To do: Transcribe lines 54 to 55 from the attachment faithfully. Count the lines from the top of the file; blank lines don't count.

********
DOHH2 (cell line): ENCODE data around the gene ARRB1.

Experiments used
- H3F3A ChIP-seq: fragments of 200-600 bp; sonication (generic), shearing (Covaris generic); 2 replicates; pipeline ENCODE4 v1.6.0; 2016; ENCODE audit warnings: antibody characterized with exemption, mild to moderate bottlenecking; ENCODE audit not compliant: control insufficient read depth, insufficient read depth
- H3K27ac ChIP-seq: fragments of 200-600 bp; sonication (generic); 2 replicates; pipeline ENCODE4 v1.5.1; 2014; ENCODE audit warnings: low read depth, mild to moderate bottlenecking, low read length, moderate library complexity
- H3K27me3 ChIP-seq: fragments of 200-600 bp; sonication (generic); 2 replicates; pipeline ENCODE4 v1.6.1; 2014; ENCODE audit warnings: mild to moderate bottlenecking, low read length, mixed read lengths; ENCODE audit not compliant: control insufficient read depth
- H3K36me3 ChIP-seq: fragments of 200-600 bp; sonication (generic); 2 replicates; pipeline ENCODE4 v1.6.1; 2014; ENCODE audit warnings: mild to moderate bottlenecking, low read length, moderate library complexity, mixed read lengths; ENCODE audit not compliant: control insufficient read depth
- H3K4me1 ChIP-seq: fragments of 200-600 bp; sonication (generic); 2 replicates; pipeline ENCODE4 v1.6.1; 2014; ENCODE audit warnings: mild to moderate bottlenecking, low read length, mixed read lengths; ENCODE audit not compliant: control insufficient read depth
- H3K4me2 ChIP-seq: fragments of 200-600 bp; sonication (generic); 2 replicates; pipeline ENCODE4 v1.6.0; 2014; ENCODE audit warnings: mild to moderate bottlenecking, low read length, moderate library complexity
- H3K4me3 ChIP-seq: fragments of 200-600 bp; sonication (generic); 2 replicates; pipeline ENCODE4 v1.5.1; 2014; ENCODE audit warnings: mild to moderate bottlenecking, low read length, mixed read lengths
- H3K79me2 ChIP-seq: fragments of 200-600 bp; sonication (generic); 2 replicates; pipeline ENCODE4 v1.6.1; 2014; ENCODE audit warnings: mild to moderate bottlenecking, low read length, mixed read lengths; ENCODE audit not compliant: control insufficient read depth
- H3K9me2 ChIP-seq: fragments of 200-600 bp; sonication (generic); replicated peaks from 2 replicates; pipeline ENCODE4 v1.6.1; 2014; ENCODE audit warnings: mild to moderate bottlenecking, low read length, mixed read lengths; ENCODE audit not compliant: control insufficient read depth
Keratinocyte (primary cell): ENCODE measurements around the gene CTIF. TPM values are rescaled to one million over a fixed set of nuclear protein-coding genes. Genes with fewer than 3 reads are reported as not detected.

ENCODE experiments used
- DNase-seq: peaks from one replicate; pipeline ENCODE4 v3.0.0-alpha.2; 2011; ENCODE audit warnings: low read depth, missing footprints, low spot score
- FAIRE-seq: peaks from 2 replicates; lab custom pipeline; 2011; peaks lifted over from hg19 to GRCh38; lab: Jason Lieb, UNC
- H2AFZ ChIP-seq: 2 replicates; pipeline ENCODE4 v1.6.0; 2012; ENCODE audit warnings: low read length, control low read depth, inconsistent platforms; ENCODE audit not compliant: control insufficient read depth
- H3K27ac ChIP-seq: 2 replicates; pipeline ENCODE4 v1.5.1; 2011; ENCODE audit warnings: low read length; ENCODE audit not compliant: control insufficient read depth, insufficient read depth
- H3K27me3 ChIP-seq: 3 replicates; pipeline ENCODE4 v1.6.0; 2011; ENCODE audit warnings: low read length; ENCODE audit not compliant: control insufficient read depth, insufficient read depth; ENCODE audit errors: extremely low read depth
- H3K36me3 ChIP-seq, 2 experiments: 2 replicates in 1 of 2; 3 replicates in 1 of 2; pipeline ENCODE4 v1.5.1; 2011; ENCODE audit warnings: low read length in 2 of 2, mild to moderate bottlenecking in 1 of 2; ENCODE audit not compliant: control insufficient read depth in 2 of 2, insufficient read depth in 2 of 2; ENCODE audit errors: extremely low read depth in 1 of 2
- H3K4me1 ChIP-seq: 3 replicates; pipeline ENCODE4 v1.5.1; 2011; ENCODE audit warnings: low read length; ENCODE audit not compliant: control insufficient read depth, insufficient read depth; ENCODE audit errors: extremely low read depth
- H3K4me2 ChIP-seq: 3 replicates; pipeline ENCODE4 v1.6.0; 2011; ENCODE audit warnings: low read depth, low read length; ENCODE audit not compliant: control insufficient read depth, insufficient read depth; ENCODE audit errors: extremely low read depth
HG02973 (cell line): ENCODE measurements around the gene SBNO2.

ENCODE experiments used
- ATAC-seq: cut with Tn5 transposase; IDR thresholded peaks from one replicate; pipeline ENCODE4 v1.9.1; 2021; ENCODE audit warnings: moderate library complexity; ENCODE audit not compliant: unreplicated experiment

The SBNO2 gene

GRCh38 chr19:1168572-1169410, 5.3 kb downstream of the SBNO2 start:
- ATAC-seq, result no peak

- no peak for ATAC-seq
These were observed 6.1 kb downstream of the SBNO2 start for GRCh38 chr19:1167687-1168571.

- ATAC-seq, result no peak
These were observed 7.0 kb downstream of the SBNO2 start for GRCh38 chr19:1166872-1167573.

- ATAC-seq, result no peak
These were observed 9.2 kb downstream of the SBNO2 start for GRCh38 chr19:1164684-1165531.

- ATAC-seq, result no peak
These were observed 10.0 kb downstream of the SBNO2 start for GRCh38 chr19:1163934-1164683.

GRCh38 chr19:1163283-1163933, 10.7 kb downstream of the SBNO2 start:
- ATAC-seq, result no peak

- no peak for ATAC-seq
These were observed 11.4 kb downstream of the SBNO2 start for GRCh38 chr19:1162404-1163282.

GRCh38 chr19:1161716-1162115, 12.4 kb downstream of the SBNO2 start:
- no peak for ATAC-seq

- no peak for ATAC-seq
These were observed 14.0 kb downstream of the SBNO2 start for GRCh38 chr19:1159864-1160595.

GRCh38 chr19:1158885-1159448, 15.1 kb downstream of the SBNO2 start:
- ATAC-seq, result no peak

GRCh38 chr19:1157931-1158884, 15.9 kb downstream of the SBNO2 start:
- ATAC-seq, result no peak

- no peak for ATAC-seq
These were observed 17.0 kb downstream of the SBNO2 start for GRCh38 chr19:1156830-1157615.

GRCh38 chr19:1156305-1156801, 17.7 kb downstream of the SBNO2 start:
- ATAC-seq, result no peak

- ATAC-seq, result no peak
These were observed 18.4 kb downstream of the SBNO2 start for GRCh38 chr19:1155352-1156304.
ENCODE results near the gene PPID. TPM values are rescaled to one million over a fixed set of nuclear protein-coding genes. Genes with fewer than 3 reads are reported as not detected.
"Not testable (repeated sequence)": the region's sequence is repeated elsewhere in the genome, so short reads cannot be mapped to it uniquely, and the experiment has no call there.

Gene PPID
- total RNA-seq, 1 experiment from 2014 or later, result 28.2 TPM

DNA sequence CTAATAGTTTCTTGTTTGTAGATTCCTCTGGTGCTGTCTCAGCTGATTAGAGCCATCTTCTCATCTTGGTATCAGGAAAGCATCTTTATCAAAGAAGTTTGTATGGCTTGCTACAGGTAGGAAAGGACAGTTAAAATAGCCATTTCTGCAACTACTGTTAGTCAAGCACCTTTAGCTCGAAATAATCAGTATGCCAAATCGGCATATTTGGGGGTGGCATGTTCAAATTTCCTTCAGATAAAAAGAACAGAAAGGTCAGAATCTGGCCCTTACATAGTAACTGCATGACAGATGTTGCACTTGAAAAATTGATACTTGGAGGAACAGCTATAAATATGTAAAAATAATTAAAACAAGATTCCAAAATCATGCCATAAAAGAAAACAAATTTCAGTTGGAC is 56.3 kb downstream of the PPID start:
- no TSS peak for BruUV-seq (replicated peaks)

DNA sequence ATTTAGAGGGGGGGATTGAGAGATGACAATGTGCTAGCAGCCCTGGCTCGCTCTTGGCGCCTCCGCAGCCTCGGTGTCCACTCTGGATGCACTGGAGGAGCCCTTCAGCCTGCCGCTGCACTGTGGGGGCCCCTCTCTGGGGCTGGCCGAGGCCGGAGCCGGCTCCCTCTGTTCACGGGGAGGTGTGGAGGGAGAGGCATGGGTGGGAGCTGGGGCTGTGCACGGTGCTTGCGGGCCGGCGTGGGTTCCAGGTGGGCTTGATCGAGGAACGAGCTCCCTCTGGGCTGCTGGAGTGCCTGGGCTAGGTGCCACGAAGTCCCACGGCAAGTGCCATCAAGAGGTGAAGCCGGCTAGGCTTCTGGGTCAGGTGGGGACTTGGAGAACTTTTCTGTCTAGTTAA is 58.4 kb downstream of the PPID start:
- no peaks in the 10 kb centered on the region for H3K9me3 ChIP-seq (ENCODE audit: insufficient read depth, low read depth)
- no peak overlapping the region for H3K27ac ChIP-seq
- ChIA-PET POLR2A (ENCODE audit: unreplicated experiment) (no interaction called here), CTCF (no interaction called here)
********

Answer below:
ENCODE results near the gene PPID. TPM values are rescaled to one million over a fixed set of nuclear protein-coding genes. Genes with fewer than 3 reads are reported as not detected.
"Not testable (repeated sequence)": the region's sequence is repeated elsewhere in the genome, so short reads cannot be mapped to it uniquely, and the experiment has no call there.